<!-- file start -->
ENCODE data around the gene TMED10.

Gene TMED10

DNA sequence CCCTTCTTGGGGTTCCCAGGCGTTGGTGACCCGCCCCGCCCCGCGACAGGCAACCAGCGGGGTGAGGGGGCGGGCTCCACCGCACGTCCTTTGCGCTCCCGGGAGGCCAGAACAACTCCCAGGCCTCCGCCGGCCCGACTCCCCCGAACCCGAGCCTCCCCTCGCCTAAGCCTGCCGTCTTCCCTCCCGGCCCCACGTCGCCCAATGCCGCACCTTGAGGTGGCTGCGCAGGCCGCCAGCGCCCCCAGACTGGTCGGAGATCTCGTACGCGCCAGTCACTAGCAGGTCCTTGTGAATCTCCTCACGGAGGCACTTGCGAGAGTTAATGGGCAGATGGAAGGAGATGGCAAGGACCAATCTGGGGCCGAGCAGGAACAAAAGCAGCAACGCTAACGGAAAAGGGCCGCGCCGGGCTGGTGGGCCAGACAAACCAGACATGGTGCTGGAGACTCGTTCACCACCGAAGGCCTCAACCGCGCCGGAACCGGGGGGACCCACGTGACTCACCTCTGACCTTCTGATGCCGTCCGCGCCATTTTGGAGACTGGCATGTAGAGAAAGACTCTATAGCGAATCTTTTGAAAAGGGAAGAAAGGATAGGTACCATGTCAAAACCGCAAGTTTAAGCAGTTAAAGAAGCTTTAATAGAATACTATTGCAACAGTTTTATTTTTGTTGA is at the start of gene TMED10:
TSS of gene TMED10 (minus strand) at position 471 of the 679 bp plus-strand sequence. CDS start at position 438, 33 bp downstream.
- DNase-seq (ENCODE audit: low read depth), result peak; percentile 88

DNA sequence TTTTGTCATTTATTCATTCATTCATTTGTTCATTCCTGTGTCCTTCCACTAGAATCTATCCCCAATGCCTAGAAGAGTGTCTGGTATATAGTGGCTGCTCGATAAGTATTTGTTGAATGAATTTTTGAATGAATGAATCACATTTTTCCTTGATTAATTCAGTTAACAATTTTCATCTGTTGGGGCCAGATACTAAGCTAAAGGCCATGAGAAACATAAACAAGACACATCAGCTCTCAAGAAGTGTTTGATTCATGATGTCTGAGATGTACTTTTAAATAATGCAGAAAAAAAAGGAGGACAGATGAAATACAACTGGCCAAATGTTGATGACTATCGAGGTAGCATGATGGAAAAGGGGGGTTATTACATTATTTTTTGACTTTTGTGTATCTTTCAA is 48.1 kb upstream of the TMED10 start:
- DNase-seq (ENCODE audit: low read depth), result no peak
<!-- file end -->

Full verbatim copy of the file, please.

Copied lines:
ENCODE data around the gene TMED10.

Gene TMED10

DNA sequence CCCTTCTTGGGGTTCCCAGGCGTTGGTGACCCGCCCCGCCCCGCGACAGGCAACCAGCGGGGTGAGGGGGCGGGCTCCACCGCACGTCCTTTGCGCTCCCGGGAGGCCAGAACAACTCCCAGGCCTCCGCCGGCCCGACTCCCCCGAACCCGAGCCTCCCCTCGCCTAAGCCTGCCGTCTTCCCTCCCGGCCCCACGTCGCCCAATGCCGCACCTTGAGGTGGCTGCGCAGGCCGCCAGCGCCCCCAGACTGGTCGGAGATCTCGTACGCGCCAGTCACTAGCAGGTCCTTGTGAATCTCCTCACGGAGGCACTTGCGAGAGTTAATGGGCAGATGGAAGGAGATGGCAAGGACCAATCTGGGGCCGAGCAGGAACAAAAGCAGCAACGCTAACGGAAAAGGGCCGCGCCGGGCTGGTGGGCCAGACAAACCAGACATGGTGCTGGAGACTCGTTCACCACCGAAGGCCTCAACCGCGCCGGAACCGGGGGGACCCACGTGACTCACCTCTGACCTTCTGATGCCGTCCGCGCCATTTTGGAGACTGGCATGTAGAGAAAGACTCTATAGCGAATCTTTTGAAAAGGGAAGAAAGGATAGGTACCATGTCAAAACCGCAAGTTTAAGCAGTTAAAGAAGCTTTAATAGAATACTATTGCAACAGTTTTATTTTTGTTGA is at the start of gene TMED10:
TSS of gene TMED10 (minus strand) at position 471 of the 679 bp plus-strand sequence. CDS start at position 438, 33 bp downstream.
- DNase-seq (ENCODE audit: low read depth), result peak; percentile 88

DNA sequence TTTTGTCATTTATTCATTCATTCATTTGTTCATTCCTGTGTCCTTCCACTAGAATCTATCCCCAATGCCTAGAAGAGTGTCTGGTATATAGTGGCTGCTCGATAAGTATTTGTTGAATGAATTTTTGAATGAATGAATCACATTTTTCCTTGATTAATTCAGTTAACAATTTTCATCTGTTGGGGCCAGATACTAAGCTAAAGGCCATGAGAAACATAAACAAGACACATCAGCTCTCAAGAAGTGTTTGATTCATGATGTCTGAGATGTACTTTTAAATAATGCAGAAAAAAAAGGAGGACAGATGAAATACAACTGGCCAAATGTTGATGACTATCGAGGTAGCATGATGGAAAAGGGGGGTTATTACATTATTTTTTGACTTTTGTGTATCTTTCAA is 48.1 kb upstream of the TMED10 start:
- DNase-seq (ENCODE audit: low read depth), result no peak